Listen: Teatro del Pueblo - new opening

MPR’s William Wilcoxen profiles Teatro del Pueblo, a performing arts theater on St. Paul’s West Side. Wilcoxen interviews theater founder and artists on the efforts to foster Latino storytelling.


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WILLIAM WILCOXEN: The neighborhood known as the West Side is just across the Mississippi River from downtown Saint Paul, and its touted cultural corridor of theaters and museums. But Alberto Justiniano of Teatro Del Pueblo, says even though downtown culture is not far away, it seems far removed from the West Side.

ALBERTO JUSTINIANO: People have an elitist perception of the theaters across downtown. They don't really see themselves as part of downtown, and also as part of something they do. Theater is not a very popular thing in the Latino community. And so we got our jobs cut out for us.

WILLIAM WILCOXEN: Despite the lack of theatrical tradition, Justiniano says he and the other founders of Teatro Del Pueblo decided theater was what the community needed.

ALBERTO JUSTINIANO: There wasn't any artistic expression, or theatrical expression in the West Side. And we wanted to celebrate the Hispanic Heritage in this area. And also use theater as a medium of social change, which is really important to us.

WILLIAM WILCOXEN: The group has already visited local schools with an interactive production that uses a one act play as a springboard to a discussion of violence in the community. Their first full length production, Bodega, also raises questions about violence and how to respond to it. Written by New York playwright Federico Fraguada, the play shows a family of Puerto Rican immigrants struggling to run their small grocery store or bodega, as the neighborhood around them becomes more violent.

SPEAKER 1: Everybody else is moving out of this neighborhood and you're wasting money putting up new alarms.

SPEAKER 2: It's an investment, not a waste. And we still have customers, not everybody's moving out. Just wait till they renovate those buildings across the street, you'll see, you'll be singing a different tune.

WILLIAM WILCOXEN: Actor Raul Ramos says audiences are most likely to respond to theater when they recognize themselves on stage. When characters confront problems that are familiar to the local community, Ramos says, groups such as Teatro Del Pueblo can contribute to social change. He adds that while this type of theater is new to Saint Paul's West Side, the issues it raises are ancient.

RAUL RAMOS: A lot of these issues have been relevant throughout history, and not only now, the issues of violence, and in the Hispanic community, and other minority communities, the issue of feeling like you belong and fighting for what you believe is your right to have. Those are issues that have been around for a long time.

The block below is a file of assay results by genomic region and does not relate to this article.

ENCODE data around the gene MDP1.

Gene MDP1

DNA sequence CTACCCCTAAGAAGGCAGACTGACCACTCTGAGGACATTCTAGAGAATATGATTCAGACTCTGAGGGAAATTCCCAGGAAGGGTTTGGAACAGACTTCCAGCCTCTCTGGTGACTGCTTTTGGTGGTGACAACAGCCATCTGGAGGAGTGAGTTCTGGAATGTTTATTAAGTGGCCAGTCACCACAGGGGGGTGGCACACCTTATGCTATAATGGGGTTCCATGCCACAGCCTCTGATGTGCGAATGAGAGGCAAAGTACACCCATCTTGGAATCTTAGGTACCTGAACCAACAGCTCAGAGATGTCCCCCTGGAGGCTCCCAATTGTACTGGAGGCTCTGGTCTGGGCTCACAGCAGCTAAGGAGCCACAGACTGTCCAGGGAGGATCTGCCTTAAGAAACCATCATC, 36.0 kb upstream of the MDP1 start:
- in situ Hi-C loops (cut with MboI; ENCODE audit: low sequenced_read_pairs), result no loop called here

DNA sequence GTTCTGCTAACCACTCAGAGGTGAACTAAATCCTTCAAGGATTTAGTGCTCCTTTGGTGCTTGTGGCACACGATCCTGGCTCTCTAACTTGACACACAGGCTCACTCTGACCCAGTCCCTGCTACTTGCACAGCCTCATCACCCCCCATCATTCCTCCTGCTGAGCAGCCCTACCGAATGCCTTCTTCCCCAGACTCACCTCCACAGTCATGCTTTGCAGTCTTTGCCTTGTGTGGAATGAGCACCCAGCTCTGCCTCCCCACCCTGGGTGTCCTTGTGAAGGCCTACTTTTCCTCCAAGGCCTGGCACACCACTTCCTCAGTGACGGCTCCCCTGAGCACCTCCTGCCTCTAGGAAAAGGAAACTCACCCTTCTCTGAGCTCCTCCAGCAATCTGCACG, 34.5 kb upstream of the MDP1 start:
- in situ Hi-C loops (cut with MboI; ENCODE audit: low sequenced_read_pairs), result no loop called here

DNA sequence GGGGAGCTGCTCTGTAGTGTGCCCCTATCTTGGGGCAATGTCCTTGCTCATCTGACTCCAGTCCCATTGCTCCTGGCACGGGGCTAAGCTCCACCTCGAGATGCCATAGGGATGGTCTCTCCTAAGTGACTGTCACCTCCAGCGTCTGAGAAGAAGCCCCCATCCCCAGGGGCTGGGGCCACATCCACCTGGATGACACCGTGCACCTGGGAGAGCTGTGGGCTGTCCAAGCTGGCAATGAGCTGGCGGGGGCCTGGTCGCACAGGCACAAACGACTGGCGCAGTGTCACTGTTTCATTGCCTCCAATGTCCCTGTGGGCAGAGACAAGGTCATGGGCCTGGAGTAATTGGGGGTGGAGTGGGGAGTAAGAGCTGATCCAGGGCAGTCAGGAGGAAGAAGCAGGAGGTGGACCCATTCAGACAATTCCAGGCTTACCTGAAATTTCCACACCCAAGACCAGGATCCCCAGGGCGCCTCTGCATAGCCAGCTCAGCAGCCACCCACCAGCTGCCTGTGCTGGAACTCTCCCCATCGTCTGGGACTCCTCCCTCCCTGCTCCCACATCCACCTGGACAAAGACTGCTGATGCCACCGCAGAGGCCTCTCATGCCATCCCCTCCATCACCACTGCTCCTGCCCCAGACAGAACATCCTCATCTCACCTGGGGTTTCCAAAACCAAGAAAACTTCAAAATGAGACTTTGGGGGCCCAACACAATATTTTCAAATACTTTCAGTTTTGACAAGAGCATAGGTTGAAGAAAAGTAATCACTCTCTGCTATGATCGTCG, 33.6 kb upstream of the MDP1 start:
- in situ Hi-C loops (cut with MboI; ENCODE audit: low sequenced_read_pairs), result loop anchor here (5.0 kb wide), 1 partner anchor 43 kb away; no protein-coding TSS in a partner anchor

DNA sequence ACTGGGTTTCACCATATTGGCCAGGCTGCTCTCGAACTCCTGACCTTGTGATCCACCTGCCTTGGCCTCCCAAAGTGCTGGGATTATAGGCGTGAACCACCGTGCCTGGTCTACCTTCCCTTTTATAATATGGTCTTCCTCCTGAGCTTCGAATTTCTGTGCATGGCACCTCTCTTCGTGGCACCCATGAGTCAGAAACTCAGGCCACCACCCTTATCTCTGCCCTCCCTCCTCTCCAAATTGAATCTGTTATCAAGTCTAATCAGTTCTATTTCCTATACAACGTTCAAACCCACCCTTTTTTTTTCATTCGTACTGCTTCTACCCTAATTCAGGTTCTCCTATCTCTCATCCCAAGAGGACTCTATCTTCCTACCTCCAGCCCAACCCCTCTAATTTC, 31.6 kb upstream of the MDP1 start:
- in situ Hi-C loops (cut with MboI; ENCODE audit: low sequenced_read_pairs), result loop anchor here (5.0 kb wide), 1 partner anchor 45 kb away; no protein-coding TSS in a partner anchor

WILLIAM WILCOXEN: But some say Latino artists have not always made those issues the focus of their work. Eva Lopez, the director of Bodega, speaks of a national Renaissance occurring in Latino theater, as artists take note of the high dropout rates and other social problems afflicting their communities. Lopez says as more artists become angry about such conditions, they're using their work to address the problems.

EVA LOPEZ: So I think that a lot of Latino artists who in the past have been off trying to get their careers off the ground have really begun to pull their resources together and work, and try to create work, and start doing art for communities again. And I think that's good.

WILLIAM WILCOXEN: Lopez also helped start a Latino theater group in New York City. She says she hopes new groups such as Teatro Del Pueblo, will inspire more young people to try writing plays. Specifically she says the experience of Latinos in Minnesota is a story that needs to be told.

EVA LOPEZ: I've been encouraging them very strongly to write their own stories because I think that those stories are Minnesotan, they're Latino, and they're very real to the people here. And I think that because they're so specific, they're going to be very universal. [LAUGHS]

WILLIAM WILCOXEN: Alberto Justiniano says he's collaborating on a play about the relationship between the Latino and Jewish populations on St. Paul's West Side, when the area was struck by floods during the 1960s. Performances of Bodega, Teatro Del Pueblo's first production, will continue through May 15 at Humboldt High School in Saint Paul. I'm William Wilcoxen, Minnesota Public Radio.


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